Australian government strengthens biosecurity defences over ASF

Australian’s federal government has committed A$66.6 million (£35m) to help arrest the threat posed to Australia by the global advance of African Swine Fever.

Agriculture minister Bridget McKenzie said the government’s focus was on keeping ASF out of Australia and the extra funding would put more officers, detector dogs and state-of-the-art x-ray machines on the front line at airports and other access points for people and imported goods.

BeefCentral.com reported that the government is also proceeding with a biosecurity levy, in line with its commitment made in May 2018 and will legislate it in 2020. The new levy model will be developed in consultation with the importing industry and will be applied onshore to importers who use the biosecurity system.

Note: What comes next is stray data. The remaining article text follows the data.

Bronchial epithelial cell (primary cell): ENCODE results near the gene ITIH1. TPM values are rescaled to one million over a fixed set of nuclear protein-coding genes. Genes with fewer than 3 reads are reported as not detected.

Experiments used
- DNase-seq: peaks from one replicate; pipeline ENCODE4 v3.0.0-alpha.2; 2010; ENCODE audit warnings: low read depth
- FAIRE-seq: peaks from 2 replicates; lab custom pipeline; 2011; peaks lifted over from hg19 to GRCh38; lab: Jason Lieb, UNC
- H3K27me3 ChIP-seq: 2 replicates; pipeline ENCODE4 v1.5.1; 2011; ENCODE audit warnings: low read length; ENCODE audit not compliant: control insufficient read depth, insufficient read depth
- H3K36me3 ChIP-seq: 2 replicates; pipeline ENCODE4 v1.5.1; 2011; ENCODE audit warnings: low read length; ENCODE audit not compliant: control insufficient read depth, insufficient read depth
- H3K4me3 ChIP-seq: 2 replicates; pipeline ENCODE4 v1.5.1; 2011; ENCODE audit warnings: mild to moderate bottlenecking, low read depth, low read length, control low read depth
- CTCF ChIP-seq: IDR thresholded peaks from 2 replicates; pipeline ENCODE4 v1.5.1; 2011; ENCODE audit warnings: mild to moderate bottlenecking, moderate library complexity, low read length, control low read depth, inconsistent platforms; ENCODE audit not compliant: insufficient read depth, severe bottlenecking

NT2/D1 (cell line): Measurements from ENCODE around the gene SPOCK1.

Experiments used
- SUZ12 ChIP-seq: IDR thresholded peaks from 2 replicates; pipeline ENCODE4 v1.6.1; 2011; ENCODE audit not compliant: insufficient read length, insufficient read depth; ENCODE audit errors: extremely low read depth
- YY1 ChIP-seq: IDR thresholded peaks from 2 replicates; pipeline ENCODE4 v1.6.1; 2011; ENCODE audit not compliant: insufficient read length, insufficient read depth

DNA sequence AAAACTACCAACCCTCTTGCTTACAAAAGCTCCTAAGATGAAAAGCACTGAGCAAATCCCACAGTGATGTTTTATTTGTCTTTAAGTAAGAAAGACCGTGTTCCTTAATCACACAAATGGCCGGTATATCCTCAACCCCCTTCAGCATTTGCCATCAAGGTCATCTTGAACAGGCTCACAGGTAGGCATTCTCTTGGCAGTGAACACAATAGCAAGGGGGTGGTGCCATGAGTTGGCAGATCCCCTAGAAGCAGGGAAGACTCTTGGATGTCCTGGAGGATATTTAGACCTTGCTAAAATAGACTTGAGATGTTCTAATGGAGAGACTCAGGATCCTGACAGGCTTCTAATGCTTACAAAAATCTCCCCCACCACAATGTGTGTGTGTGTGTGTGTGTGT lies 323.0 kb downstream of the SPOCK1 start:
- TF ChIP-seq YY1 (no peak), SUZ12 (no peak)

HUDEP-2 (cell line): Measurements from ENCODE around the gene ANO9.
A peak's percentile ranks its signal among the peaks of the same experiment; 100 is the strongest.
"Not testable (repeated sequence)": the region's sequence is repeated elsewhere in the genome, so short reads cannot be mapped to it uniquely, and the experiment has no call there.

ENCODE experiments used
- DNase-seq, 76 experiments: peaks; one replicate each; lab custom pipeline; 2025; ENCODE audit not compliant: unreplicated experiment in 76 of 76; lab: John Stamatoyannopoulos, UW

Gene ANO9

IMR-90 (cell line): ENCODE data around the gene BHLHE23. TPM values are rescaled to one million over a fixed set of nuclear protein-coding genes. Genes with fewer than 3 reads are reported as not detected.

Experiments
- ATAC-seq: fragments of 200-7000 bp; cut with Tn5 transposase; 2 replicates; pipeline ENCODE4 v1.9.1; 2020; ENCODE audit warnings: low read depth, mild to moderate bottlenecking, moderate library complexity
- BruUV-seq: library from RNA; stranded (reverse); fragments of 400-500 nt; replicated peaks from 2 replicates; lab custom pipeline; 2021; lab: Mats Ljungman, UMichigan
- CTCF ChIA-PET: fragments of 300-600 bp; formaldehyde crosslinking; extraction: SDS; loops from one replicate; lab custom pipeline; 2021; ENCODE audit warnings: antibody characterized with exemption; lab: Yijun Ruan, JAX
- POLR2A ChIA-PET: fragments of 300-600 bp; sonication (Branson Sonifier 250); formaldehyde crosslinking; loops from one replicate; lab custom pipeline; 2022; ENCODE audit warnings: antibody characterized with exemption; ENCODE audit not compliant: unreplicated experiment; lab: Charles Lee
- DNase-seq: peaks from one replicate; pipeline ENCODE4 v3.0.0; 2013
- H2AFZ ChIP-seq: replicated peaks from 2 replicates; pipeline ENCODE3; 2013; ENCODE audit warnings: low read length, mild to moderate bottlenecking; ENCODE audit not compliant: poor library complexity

Minister McKenzie “If ASF gets in it could decimate our pork industry that contributes A$5.2 (£2.7bn) to our farmers’ hip pockets, regional economies and the nation’s bottom line.

“Our agricultural sector, already battling drought, can’t afford to take a hit of that magnitude. We export 70% of what we grow and we’re in demand internationally because of our reputation for safe, clean and green food and fibre – a reputation built on our pest and disease free status.”

“Right now the threat is ASF – there’s no cure, no vaccine and about a quarter of the world’s pigs have been wiped out because of it.”

Measures funded through the response package include:

  • 130 more frontline biosecurity officers who will start to be deployed from January to do half a million more passenger screenings a year;
  • Six new detector dogs to be deployed at airports and mail centres by July 2020;
  • Two new 3D x-ray machines at Melbourne and Sydney mail centres to be deployed by July 2020;
  • Biosecurity officers will have a new capability to issue infringement notices on the spot at airports;
  • A new biosecurity squad will be established onshore to check products brought into Australia for sale aren’t fraudulently labelled; and
  • Zoning arrangements will be developed to help support continued market access for our pork producers should the unthinkable happen and ASF reaches a part of Australia.

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